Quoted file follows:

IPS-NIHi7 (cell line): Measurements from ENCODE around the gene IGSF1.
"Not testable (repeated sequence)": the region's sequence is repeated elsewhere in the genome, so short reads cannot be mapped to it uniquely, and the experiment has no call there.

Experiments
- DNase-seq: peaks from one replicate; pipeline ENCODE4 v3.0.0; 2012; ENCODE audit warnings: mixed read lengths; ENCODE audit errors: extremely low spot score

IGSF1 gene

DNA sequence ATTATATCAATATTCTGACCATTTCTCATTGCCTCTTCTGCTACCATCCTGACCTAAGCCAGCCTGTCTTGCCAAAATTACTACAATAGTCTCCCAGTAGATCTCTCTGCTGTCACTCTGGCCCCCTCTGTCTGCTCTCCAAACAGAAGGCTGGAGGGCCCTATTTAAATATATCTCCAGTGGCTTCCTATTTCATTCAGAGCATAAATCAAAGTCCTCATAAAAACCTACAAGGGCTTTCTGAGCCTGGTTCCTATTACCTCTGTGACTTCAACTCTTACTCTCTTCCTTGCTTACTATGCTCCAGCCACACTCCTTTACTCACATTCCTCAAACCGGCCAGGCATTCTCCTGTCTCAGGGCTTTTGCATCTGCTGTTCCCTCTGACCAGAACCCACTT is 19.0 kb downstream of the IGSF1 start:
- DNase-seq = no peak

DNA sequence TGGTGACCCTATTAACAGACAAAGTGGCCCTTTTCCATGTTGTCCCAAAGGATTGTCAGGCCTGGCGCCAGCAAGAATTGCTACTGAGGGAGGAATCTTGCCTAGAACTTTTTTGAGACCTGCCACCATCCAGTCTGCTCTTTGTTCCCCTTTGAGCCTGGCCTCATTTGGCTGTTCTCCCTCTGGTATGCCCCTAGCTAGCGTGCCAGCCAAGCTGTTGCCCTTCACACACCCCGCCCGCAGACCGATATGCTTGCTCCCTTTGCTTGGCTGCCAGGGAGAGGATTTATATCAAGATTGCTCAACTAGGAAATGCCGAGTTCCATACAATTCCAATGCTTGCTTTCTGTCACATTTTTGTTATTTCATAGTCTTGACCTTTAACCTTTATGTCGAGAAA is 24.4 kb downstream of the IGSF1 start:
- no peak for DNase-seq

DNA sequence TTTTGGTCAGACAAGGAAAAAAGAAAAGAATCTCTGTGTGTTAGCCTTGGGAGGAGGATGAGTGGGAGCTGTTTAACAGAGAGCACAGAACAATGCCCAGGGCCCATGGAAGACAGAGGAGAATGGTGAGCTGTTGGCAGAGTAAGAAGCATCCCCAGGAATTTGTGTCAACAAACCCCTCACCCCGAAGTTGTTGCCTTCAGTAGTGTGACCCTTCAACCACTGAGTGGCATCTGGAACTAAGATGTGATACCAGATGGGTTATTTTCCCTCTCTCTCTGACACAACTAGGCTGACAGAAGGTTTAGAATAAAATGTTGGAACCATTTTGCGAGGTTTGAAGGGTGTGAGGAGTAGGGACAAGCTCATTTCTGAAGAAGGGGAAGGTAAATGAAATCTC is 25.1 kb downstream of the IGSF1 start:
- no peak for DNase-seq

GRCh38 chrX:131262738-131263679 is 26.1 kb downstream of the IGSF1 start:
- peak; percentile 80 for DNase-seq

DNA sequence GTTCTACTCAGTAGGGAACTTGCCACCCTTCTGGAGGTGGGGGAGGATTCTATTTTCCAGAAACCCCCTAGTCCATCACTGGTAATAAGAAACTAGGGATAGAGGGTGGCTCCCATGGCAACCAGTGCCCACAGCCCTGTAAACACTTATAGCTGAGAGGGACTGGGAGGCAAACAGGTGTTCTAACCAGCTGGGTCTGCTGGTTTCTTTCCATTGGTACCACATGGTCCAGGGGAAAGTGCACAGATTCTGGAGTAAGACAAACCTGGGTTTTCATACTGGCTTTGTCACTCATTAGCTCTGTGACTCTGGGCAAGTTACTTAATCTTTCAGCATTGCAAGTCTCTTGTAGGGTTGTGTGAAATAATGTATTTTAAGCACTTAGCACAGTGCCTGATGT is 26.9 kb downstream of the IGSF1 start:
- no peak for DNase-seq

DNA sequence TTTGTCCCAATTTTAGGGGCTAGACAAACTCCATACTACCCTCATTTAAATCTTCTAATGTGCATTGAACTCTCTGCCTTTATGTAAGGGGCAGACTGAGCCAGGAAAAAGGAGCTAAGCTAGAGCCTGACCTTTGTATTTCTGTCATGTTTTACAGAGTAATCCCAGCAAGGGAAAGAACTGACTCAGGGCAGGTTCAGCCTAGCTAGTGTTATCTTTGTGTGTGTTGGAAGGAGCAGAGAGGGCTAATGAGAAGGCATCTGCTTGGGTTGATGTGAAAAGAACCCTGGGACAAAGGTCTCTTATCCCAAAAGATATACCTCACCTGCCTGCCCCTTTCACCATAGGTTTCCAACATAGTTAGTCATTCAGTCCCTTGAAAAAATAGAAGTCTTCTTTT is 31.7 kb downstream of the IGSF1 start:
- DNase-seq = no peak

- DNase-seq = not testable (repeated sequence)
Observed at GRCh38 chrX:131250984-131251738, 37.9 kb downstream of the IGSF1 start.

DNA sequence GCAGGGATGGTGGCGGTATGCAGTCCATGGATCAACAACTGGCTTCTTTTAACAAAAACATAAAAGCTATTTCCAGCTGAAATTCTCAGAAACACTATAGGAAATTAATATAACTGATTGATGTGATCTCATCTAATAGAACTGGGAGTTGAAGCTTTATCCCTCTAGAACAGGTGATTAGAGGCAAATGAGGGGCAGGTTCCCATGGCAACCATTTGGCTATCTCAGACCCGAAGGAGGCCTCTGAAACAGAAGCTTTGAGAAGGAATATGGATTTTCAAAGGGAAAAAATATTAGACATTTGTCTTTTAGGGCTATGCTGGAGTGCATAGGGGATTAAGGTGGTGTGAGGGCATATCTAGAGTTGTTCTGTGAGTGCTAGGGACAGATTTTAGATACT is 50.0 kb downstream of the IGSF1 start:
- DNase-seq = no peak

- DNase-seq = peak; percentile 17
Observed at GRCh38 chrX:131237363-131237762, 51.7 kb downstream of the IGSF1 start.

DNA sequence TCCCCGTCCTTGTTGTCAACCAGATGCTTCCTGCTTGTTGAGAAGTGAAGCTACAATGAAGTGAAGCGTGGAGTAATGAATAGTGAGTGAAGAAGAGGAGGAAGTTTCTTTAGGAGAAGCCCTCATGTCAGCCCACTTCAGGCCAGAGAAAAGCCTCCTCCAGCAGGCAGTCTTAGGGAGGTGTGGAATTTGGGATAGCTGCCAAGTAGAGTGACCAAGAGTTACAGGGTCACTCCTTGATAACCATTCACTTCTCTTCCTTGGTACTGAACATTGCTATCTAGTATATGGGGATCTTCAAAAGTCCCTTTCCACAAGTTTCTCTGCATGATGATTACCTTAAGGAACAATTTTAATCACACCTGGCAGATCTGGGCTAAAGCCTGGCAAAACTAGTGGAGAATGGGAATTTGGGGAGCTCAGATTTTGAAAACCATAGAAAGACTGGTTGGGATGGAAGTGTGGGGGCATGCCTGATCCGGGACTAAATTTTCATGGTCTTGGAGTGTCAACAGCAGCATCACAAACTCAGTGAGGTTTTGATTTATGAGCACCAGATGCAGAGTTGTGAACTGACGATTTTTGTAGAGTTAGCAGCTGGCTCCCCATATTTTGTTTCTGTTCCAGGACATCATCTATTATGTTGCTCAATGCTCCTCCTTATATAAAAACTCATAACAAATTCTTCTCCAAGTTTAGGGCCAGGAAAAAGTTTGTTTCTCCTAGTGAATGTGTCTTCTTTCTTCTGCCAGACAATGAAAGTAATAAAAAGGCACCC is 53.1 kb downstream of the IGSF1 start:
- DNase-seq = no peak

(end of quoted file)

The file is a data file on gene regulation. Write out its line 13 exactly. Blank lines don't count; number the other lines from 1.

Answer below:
- peak; percentile 80 for DNase-seq